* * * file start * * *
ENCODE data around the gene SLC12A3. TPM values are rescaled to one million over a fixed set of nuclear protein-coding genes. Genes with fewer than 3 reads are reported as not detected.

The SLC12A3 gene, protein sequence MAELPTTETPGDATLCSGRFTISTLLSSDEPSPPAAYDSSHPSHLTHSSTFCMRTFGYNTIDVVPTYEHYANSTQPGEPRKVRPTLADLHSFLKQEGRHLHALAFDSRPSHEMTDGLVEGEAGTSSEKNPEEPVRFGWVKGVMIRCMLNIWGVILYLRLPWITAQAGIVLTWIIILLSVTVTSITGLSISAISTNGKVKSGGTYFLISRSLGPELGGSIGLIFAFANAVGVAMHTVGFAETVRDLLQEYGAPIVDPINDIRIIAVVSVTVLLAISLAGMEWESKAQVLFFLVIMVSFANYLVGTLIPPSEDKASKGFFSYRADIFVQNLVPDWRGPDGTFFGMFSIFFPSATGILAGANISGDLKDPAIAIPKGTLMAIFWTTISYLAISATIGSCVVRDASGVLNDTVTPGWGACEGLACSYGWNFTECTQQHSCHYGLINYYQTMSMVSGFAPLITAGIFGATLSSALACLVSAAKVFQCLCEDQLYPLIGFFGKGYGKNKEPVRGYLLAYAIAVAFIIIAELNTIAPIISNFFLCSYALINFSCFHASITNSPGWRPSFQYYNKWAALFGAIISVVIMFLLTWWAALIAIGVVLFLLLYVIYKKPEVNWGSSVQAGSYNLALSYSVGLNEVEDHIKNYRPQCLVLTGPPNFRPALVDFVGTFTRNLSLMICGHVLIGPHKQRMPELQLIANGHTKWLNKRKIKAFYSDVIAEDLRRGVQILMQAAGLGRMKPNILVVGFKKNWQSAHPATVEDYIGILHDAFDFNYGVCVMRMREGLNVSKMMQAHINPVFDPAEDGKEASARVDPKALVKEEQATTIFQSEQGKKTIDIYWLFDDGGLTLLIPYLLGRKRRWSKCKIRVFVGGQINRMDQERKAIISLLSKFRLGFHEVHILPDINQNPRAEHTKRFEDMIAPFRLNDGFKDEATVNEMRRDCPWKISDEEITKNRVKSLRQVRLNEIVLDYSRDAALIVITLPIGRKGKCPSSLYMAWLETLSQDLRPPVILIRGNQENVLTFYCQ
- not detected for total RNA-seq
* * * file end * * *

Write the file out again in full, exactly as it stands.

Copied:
ENCODE data around the gene SLC12A3. TPM values are rescaled to one million over a fixed set of nuclear protein-coding genes. Genes with fewer than 3 reads are reported as not detected.

The SLC12A3 gene, protein sequence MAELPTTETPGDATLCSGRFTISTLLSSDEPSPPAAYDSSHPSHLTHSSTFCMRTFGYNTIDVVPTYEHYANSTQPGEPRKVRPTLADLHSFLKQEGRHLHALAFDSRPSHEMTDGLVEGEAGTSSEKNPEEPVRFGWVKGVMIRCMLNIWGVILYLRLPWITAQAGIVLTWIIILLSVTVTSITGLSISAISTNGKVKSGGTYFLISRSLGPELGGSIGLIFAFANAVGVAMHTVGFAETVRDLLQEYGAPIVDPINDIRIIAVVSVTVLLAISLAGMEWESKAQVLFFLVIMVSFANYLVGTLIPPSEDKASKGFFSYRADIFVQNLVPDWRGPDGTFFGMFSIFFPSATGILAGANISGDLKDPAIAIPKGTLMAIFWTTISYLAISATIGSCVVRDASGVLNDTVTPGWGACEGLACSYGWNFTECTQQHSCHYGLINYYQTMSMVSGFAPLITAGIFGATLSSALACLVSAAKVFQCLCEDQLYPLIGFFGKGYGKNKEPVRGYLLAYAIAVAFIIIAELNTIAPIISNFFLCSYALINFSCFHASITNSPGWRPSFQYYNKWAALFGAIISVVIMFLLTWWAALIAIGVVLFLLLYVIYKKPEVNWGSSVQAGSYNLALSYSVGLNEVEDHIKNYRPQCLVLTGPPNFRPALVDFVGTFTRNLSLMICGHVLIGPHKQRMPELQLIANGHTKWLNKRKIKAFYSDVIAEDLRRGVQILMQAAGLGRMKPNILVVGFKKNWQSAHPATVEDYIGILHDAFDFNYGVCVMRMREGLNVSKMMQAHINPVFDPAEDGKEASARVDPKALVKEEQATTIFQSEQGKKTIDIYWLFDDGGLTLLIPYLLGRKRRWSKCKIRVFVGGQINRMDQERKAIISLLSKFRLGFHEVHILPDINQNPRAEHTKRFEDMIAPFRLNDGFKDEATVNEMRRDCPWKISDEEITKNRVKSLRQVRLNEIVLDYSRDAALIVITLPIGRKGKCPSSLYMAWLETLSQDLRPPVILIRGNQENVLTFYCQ
- not detected for total RNA-seq